Step 4

To launch the attack, we have to save the JSON token into the text file, which can be seen in the following image: 

Command used: << cat jwt.txt >>

The above screenshot shows that the JWT has been saved as 'jwt.txt' in the 'tmp' directory on our attacker machine. We will try to crack the password for the JWT using the brute force technique. 

Command used: 

<< john jwt.txt --wordlist=/usr/share/wordlists/rockyou.txt --format=HMAC-SHA256 >>

In the above screenshot, we used the 'john the ripper tool to identify the passphrase used as a signature for the JWT. The format was set to HMAC-SHA256, and we chose the default wordlist 'rockyou.txt.' After some time, the password hash was cracked as 'professor.' Now we know the key which is being used for signing the JWT token. In the next step, we will create a customized JWT token to access the admin user data. 

Step 5

To bypass the access restriction, we can change the email parameter in the JWT to 'admin.' This shall grant us access to the restricted resource. We used the JWT encoder for this purpose, as shown in the screenshot below. 

In the above screenshot, we created a new JWT using the same header details as identified in the previous token and used the valid signature 'professor.' We changed the email address in the payload data section to 'admin.' Let us replace the token in the cookie section of the dashboard request. This is shown below in the burp repeater snapshot. 

The authorization was successful, and we got a response from the server. In the response from the server, we got credentials for the user berlin. The credentials are given below for reference- 

Credentials berlin:conversation_between_berlin_and_nairobi

As we know from the port scanning step, the SSH port is open on the target machine. Let us login into the target machine through the SSH port.

Step 6

As we already know the password, so we logged in to the target machine as follows:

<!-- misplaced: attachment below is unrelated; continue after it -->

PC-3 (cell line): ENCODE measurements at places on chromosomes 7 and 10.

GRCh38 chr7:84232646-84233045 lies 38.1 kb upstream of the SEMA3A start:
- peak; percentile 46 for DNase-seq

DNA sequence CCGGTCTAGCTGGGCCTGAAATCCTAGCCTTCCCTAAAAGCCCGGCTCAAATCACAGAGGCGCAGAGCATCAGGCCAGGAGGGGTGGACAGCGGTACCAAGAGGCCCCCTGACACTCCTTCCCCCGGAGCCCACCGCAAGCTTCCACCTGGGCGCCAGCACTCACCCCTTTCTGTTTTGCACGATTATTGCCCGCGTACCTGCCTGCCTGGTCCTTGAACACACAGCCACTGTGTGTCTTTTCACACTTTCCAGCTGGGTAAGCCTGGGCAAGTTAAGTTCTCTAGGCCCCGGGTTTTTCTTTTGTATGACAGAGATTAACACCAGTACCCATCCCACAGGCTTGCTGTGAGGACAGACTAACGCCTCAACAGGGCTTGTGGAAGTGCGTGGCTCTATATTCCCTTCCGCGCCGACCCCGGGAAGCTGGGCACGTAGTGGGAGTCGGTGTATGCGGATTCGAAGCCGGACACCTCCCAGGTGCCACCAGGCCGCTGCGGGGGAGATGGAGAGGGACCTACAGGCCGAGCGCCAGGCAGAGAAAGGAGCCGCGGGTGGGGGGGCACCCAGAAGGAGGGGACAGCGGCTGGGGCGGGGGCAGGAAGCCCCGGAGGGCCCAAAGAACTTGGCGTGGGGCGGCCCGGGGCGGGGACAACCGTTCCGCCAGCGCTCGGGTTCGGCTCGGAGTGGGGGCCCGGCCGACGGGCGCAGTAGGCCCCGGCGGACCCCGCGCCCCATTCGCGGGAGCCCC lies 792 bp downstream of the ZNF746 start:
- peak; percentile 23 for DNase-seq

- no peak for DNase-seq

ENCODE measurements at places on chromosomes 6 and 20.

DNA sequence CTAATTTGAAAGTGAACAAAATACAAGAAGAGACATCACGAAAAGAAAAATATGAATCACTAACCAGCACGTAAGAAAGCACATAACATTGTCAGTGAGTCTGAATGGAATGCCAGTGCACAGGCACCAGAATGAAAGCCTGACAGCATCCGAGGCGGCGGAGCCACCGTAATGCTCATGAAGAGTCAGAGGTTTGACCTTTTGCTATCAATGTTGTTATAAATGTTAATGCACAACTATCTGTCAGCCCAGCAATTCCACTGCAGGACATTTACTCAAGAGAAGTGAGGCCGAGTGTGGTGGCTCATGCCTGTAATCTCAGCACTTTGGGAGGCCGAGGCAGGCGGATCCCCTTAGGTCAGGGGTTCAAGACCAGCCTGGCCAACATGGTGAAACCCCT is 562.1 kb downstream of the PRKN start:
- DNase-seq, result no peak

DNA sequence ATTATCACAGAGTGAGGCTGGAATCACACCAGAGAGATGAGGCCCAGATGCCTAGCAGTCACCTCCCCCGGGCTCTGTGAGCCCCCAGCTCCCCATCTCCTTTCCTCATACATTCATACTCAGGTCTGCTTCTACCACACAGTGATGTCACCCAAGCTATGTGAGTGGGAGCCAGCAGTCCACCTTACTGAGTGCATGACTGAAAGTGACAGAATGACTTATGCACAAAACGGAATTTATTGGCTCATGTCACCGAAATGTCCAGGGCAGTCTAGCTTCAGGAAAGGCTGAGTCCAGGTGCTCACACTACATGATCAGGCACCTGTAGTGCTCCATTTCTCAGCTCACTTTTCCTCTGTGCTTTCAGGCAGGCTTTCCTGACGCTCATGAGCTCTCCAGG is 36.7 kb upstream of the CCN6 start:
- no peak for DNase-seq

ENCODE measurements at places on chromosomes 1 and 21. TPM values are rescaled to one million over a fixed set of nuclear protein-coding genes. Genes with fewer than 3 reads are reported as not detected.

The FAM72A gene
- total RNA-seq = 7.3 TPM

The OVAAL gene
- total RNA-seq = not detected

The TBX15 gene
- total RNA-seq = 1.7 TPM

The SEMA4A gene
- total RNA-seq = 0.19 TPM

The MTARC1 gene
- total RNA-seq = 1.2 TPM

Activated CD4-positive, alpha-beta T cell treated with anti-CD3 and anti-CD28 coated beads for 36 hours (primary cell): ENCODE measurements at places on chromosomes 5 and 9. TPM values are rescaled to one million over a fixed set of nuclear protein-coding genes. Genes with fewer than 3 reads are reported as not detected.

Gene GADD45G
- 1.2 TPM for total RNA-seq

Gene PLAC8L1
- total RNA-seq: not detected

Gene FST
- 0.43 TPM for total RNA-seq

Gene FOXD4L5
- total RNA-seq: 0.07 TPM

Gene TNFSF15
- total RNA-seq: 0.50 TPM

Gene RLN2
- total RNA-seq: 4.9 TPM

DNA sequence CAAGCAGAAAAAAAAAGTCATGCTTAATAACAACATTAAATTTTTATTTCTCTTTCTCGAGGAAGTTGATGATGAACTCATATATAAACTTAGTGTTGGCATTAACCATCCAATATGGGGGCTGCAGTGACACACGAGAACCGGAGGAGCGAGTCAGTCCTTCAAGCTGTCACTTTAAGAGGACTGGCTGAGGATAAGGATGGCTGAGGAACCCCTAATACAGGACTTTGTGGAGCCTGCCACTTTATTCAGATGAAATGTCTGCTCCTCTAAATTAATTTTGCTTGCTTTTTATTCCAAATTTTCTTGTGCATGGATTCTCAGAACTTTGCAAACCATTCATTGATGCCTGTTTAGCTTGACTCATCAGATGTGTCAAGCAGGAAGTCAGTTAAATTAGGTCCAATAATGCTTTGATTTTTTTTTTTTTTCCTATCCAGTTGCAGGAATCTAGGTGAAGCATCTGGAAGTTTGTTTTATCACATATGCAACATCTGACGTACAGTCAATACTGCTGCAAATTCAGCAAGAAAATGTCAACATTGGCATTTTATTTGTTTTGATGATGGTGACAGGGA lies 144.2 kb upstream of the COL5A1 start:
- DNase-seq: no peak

Command used: << ssh berlin@ >>

We used the identified credentials for logging into the target machine as user berlin. The login was successful, and we can access the target machine as user berlin. We checked the current directory contents and found the first flag as given in the screenshot that follows. 

Command used: << cat flag 1.txt >>

We read the first flag named 'flag1.txt' using the cat command. There was a pcap file named 'convo2.pcapng' in the same directory. We already know that files with pcapng format contain a "dump" of data packets captured over a network. This can help us give some interesting information about the captured packets. Let us first download the file on our attacker machine for further analysis. 

Commands used: 

  • << File convo2.pcapng >> 
  • << python –m SimpleHTTPServer 8000 >>
  • << wget >>

We used python to allow the file to be downloaded through port 8000 on the target machine. After that, we used the wget command to download the file on our attacker machine for file analysis. 

We opened the file into Wireshark and analyzed all the captured packets for any meaningful clue but could not find anything useful in our case. We again went back to the target machine SSH console and started exploring the files and folders available. 

Command used: << cd professor >>

As can be seen above, there were four user folders in the home directory which means there are three other users on the target machine. We tried accessing the contents of the folders, but the access was denied for users Nairobi and Tokyo. We were allowed to see the contents of the folder 'professor.' The folder had another flag file named 'finalflag.txt.' However, when we tried opening the file using the cat command, we were denied access. This is shown below.  

Command used: 

  • << cat finalflag.txt >>
  • << cat passwd.txt >>
  • << su professor >>
  • << cat finalflag.txt >>

Another text file was available in the same folder named 'passwd.txt.' The file gave us a password that can be used for further login. We tried reading the flag file, but again the access was denied. We decided to check the sudo permissions for the current user by using the sudo –l command. We used the sudo command to change the current user to 'professor,' and the credentials worked, as the user was switched to 'professor.' The output gave us some joy which can be seen below. 

Command used: << sudo -l >>

The user professor had full sudo permissions on the target machine, which means it does not require a root password for sudo. We used this weakness to escalate user privilege to root by using the 'sudo su' command. The target machine switched the current user to root without asking for the password. Let us read the root flag. 

Command used: << cat finalflag.txt >>

The root flag can be seen in the above screenshot. Let us visit other user folders as more user flags need to be read to complete the challenge. 

Command used: 

  • << cat flag2.txt >>
  • << cat flag3.txt >>

What should you learn next?

What should you learn next?

From SOC Analyst to Secure Coder to Security Manager — our team of experts has 12 free training plans to help you hit your goals. Get your free copy now.

In the screenshot above, we read the user flags by visiting the user' Nairobi and 'Tokyo folders.

This marks the completion of this CTF as we have gained access to the root user and read both the flags. I hope you enjoyed this money heist-themed CTF. Stay tuned for many more challenges and solutions.